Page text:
- A possible convergence in misinformation content between platforms is revealed by a body of corroborating evidence. The great uniformity between content reported by Facebook and Instagram users in the US contrasts with the dissimilarity of content reported by Facebook and Instagram users in France. This suggests a convergence between content on the two platforms and confirms that misinformation is not only a Facebook problem anymore, but also a serious issue for Instagram.
- A plurality of reporters’ profiles allows various leverages for noise reduction
The authors identify four reporter profiles and associate these with distinct reasons for social media users to report content to moderators:
- Reporting false news to trigger moderators’ actions
- Reporting to annoy the content creator
- Reporting inappropriate content that is not misinformation
- Reporting to draw the moderators’ attention to a problematic situation
This allows them to break down the inaccuracy in misinformation reporting into four categories of ‘noise’ and suggest specific means of action to reduce these. While only 7% of content reported by users in the dataset was labeled as ‘false news’ by fact-checkers, suggesting 93% of inaccuracy in user reporting, the authors show that 55% of such inaccuracy should probably not be attributed to the reporters’ lack of seriousness, as it was believed until now, but rather to confusion surrounding the reporting features and moderating rules.
- Leveraging multi-signal reporting to improve misinformation detection
Finally, the authors demonstrate the performance of a gradient-boosting classification model trained on a combination of user reports when identifying the different types of noise. The aim of this model is not to detect the type of content that fact-checkers would rate false news, but rather to identify the most relevant reports to be sent to fact-checkers and to redirect misreported items to more suitable moderators.
In contrast with highly sophisticated detection models trained on massive datasets and leveraging many input signals, the value of this model is its capacity to achieve a promising performance despite its extremely simple architecture, its training on a very small dataset, and its processing of only 10 basic input human signals associated with the categories users employ to report a content piece. While state-of-the-art misinformation classifiers leverage multimodal architectures to grasp the meaning of a post in relation to its semantic and pictorial components, this model is blind to the content itself and ignores personal information about both the content creator and the reporter, as well as contextual information about the content’s sharing and reporting.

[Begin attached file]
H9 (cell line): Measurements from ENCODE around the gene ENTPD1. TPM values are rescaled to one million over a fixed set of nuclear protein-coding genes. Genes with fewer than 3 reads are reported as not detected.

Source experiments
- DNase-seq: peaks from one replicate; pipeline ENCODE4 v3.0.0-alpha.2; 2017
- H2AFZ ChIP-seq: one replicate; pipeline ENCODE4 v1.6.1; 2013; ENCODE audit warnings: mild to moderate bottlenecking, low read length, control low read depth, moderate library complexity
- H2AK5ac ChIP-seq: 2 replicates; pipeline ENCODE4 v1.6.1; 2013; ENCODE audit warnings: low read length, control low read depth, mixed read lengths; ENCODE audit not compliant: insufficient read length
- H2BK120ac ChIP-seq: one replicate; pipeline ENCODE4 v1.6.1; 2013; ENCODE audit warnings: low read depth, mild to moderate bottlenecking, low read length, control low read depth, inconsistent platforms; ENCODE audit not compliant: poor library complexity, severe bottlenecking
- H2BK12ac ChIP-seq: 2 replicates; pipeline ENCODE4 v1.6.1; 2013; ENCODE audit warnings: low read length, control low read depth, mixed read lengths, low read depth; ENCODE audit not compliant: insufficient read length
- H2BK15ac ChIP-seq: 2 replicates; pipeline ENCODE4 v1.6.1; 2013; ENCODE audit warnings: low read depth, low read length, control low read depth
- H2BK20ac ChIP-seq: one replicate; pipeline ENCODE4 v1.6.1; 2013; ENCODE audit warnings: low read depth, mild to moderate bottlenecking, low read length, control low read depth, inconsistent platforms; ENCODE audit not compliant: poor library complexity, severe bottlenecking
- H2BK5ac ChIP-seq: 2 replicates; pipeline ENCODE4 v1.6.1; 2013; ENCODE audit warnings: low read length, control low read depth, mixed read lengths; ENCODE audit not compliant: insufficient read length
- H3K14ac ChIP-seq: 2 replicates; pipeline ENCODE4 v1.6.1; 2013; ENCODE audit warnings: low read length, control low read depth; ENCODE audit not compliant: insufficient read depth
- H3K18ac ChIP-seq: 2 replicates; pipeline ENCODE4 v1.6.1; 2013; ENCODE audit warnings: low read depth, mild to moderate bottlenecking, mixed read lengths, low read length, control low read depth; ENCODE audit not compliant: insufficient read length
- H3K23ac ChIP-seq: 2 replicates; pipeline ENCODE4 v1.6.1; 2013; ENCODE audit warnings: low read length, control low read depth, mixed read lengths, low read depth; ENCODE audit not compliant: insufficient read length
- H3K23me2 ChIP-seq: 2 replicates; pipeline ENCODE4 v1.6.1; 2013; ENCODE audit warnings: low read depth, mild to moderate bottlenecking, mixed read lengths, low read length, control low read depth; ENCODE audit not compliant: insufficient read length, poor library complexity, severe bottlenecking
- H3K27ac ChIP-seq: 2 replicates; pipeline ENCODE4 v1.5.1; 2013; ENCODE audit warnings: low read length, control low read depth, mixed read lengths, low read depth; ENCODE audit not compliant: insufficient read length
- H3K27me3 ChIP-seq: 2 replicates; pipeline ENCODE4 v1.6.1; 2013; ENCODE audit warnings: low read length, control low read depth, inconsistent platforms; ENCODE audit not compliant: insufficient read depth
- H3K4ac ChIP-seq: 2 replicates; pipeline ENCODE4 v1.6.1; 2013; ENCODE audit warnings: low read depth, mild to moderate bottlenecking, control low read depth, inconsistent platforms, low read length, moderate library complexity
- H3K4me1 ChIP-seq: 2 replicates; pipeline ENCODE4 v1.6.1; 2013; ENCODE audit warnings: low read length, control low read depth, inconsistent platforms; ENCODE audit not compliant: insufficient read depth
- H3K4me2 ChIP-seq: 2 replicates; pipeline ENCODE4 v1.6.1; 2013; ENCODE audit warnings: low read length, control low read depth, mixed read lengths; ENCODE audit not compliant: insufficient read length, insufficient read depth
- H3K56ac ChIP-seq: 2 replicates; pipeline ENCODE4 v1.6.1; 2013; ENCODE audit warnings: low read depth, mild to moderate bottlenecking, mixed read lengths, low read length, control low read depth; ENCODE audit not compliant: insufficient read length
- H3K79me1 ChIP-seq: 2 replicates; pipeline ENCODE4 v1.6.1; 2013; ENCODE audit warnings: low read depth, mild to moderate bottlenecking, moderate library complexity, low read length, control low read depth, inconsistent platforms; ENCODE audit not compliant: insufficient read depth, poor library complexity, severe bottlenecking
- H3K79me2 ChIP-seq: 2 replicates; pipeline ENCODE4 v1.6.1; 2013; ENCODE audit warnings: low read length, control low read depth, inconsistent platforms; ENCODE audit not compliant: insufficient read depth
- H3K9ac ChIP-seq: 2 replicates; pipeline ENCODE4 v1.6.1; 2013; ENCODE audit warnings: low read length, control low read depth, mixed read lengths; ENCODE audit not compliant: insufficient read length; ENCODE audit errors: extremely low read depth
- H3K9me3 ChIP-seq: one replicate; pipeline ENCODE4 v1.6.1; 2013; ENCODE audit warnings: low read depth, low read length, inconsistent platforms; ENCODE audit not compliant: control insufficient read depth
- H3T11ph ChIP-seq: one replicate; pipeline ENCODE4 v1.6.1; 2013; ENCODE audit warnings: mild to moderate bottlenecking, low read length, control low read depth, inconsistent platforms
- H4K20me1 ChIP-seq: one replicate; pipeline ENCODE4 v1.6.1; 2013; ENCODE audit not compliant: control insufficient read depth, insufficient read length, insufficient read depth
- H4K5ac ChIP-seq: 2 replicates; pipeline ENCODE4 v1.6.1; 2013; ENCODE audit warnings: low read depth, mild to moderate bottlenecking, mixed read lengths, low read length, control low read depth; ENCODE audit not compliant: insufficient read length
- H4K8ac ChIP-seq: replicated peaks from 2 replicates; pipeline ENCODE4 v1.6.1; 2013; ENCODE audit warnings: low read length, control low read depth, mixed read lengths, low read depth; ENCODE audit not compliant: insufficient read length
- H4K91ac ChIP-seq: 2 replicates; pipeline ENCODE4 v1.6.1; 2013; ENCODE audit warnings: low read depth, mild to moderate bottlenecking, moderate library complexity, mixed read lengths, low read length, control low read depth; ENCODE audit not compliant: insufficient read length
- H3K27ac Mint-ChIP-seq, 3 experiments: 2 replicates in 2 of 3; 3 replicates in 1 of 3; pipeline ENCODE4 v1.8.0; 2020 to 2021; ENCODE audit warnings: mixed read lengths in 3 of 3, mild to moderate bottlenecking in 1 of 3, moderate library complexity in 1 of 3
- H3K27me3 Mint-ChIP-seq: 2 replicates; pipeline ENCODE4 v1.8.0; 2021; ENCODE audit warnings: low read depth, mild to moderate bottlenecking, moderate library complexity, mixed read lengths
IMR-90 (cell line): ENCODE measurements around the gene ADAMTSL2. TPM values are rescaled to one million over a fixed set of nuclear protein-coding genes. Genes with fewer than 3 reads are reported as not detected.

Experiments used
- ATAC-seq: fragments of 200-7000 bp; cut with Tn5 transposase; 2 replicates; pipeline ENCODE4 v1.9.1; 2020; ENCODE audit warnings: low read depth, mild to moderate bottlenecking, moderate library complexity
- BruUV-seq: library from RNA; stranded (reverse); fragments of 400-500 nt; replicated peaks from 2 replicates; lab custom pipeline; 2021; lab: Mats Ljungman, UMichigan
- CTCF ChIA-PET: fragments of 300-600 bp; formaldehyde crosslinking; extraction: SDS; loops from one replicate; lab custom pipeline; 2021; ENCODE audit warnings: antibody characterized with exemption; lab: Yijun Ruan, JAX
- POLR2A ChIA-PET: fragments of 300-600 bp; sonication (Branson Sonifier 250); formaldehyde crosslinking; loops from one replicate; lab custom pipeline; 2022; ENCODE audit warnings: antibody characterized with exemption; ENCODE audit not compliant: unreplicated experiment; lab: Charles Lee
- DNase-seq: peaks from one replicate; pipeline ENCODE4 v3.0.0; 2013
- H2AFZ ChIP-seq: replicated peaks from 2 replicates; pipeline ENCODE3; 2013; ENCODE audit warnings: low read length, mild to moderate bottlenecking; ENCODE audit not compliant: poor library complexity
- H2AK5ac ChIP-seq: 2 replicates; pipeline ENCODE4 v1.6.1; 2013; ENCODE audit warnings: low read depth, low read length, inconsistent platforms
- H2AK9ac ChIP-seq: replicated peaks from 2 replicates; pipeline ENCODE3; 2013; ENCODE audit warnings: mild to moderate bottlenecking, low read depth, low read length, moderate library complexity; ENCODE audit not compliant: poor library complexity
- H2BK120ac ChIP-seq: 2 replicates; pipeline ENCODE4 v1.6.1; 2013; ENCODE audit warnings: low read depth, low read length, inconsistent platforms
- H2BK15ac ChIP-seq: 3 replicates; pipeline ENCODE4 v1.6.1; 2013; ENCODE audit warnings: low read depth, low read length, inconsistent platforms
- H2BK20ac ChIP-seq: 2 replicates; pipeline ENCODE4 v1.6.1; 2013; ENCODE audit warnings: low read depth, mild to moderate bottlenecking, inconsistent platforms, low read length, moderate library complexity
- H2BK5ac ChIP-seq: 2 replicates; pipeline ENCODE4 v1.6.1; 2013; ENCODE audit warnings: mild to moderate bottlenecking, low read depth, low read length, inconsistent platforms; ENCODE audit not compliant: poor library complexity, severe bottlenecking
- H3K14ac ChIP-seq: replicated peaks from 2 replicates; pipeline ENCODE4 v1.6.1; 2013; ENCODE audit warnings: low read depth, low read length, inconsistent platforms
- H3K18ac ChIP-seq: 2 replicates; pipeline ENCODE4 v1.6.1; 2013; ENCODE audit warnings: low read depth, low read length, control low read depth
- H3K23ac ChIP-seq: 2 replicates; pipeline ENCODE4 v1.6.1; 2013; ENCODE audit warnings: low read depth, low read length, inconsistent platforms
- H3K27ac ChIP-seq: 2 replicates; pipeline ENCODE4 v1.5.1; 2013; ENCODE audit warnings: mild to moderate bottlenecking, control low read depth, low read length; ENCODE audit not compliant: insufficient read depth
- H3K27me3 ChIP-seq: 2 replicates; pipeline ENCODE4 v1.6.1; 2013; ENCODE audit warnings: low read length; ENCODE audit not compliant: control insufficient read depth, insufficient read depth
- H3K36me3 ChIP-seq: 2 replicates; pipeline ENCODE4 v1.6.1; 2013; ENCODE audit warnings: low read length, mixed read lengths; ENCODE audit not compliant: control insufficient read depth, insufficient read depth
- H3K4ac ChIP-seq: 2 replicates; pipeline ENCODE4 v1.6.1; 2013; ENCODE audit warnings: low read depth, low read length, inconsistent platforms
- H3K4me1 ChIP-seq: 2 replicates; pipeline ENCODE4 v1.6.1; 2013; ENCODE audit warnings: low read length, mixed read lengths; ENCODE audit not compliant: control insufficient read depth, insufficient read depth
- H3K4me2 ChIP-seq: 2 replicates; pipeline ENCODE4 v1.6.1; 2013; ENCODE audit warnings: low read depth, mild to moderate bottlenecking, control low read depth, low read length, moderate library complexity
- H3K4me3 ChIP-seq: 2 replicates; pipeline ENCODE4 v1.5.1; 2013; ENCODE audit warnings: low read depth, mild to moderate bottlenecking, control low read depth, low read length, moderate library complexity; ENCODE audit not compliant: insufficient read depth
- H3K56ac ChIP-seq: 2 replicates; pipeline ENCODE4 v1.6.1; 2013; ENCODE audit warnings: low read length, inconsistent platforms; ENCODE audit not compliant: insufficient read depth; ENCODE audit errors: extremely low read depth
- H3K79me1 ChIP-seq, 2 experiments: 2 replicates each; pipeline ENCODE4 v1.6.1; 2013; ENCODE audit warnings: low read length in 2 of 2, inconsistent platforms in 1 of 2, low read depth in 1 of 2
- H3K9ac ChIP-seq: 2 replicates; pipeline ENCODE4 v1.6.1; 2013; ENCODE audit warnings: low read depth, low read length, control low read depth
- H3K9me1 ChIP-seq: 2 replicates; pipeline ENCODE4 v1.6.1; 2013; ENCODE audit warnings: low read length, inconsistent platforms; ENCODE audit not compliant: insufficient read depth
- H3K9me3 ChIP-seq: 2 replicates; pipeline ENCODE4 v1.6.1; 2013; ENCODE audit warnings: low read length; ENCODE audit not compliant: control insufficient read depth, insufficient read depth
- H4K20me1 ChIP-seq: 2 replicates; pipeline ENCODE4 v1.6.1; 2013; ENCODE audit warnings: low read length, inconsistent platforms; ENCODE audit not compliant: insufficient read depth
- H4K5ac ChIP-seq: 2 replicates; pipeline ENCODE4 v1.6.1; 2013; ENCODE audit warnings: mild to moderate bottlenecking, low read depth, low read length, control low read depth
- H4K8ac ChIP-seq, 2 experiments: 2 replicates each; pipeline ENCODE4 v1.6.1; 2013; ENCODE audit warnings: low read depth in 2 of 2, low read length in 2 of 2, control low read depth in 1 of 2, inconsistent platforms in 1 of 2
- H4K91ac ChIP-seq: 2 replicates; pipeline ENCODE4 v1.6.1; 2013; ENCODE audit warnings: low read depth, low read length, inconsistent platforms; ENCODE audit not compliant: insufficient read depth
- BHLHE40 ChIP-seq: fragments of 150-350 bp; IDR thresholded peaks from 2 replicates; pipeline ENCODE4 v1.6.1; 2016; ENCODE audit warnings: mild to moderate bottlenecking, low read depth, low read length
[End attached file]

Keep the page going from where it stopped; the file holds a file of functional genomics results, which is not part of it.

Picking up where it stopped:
Between the lines
By studying misinformation from the reporters’ perspective and at the content level, the authors’ goal was to refute the idea that user reports are a low-accuracy signal poorly suitable for online misinformation detection. They demonstrate that user reporting is a complex signal composed of different types of feedback that should be understood and assessed separately. When approached as such, reporting offers a valuable signal not only for enhancing the performance of false news detection algorithms but also for identifying emerging trends in misinformation practices.
This approach paves the way for more participative moderation frameworks that reward the best reporters by prioritizing their feedback over those of adversarial actors. The meaningful variations in the volume, type, topic, and manipulation technique of misinformation observed between countries and platforms also support the claim that misinformation is anything but a globally uniform phenomenon. Instead of generalizing the findings of US-centered studies, researchers, industry players, and policymakers should examine misinformation with respect to the specificities of each country and platform.